Posted: Mar 16, 2018
Mickael Damelincourt is managing director of Trump International Hotel in Washington. Earlier this week, he borrowed a page from his sometime boss over at the White House: Damelincourt tweeted a complaint about a list that broke down the "11 D.C. Restaurants That Crush Dessert."
Spoiler alert: The Eater DC list doesn't include the hotel's steakhouse, BLT Prime by David Burke, nor the Benjamin Bar and Lounge, which hosts a weekly "dessert night," featuring a spread from executive pastry chef Fabrice Benezit in the grand lobby.
The omission didn't sit right with Damelincourt, who fired off a Trumplike response on Twitter (minus the president's trademark "Sad!"):
"Another big miss not mentioning @TrumpDC Dessert Night happening every Friday. . .Surprised proper research was not done or decision was made to exclude the most popular dessert venue in #WashingtonDC#Food#desserts#pastry"
Earlier in the month, Damelincourt had retweeted photos of Benezit's end-of-the-week sweets, a decidedly sumptuous spread every Friday for $28 per person (or $14 for children age 14 and younger).
Located in Trump International Tower, French restaurant Jean-George has lost a Michelin star for the first time in a decade.
This got us thinking: Do the food media ignore the Trump International Hotel and its BLT Prime steakhouse in their coverage?
Trump International Hotel, in the Old Post Office Pavilion, opened on Sept. 12, 2016, and BLT Prime debuted a few days later. Since then, there has been plenty of coverage of BLT Prime, the hotel and even the property's forthcoming sushi restaurant, Nakazawa. The early food coverage focused a lot on prices, what President Donald Trump ordered when he dined at BLT Prime and how Anthony Bourdain would never set foot in the sushi spot. Controversy seemed key for the media to cover the hotel and its restaurants, whether a racial discrimination complaint filed by black employees at BLT Prime or the inflammatory remarks of Nakazawa owner Alessandro Borgognone, who bashed Washington's dining scene.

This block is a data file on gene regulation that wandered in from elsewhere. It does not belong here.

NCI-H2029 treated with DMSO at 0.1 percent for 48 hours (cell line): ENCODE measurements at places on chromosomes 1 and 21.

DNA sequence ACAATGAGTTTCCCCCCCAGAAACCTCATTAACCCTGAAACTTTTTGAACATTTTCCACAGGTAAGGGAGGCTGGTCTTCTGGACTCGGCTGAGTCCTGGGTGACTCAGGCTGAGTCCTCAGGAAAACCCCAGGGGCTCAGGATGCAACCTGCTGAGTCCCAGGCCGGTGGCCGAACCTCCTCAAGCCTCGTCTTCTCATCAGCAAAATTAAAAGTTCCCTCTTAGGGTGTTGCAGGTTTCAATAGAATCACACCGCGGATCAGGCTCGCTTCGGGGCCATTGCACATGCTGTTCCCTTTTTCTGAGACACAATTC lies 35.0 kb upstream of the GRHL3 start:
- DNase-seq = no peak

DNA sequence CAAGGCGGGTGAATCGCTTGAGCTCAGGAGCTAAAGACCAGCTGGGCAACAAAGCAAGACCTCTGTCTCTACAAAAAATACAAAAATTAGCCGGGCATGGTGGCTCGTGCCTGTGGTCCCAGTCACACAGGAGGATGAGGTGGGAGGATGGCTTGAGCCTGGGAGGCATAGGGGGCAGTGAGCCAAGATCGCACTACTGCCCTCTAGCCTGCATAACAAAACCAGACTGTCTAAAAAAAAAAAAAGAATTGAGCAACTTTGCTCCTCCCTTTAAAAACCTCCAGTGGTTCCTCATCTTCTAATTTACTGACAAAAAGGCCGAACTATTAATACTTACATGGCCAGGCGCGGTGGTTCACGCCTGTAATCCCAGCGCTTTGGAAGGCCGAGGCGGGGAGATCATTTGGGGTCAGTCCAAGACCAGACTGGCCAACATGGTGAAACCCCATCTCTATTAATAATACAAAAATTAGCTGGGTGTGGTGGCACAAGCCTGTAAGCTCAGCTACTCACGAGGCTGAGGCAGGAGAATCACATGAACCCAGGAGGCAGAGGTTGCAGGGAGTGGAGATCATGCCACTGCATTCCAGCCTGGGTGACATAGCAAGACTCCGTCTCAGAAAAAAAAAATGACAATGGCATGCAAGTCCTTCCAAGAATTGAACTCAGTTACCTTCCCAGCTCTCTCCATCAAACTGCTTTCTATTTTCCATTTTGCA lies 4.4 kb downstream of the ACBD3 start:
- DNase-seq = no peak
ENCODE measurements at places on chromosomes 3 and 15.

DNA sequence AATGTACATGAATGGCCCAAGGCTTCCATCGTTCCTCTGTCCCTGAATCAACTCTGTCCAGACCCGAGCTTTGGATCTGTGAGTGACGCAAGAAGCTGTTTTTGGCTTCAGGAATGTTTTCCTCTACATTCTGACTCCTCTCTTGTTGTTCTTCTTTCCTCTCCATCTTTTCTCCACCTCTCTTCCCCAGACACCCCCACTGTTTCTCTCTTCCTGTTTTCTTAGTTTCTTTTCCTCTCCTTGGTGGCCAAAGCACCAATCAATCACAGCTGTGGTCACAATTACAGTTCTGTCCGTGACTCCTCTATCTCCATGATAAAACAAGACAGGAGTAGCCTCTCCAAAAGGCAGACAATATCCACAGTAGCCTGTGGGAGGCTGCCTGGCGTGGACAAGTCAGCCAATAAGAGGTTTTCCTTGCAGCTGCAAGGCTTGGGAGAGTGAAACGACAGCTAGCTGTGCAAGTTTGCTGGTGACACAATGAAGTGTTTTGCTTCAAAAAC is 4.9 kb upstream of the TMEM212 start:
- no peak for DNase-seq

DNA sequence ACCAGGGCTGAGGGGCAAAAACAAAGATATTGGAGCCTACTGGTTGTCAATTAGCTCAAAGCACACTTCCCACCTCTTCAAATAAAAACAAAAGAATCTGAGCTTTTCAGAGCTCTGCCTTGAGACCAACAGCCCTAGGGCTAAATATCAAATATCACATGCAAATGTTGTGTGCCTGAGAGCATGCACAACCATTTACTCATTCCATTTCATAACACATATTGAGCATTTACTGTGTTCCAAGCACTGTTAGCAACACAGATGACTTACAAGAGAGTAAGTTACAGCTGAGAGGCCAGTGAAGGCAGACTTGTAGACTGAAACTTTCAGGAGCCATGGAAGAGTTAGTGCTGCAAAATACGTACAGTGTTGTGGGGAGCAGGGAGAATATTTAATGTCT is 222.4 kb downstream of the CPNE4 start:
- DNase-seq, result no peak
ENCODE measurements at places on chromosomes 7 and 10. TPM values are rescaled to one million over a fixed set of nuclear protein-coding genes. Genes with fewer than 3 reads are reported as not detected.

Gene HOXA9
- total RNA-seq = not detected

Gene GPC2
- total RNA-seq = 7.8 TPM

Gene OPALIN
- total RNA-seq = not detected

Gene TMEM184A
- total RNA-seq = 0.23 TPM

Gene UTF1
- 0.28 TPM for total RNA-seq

But a year and a half later, the hotel and the steakhouse have to fight for coverage, just like every other business in Washington. It would seem they're losing the battle, and Patricia Tang is not happy. She's the hotel's director of sales and marketing at Trump International Hotel, has done similar work for 15 years at other upscale properties, including the Salamander Resort and Spa in Middleburg, Virginia, and said she never before encountered such resistance from the press.
Tang said events and activities at the hotel rarely, if ever, make the local roundups and listings. She mentioned not just dessert night, but also cheese night, holiday events and other activities around the hotel.
"It's very obvious," Tang said about why journalists seemingly ignore the hotel. "I think they are determined to attach us to the White House, even though we have nothing to do with it."
The hotel operates independently from Trump, she said. "I don't know what the financial arrangement is" with the president, she added. "I know that he's not involved in the business."
That point is arguable: Despite turning over control of the Trump Organization to his sons and his chief financial officer, the president has reportedly been able to draw money from the company, leading critics to say Trump still has his hand on the wheel of his vast business empire. Other news reports say Trump has actively made inquiries into the Washington hotel.
Publicity for BLT Prime is handled by the steakhouse's parent group, ESquared Hospitality, and a local public relations company. They're not thrilled, either, by the response from the Washington food media, despite the involvement of Burke, a decorated chef who, in 2009, was inducted into the James Beard Foundation's Who's Who of Food & Beverage in America.
"Since BLT Prime opened, we have noted that multiple publications have chosen to omit our restaurant from coverage," emailed Rachel Wormser, vice president of PR and marketing for ESquared. "While we understand the current political climate, from a hospitality perspective, ESquared Hospitality and David Burke have worked diligently to bring an excellent dining program to Washington DC, and we are naturally disappointed that our hospitality and culinary efforts have not been recognized."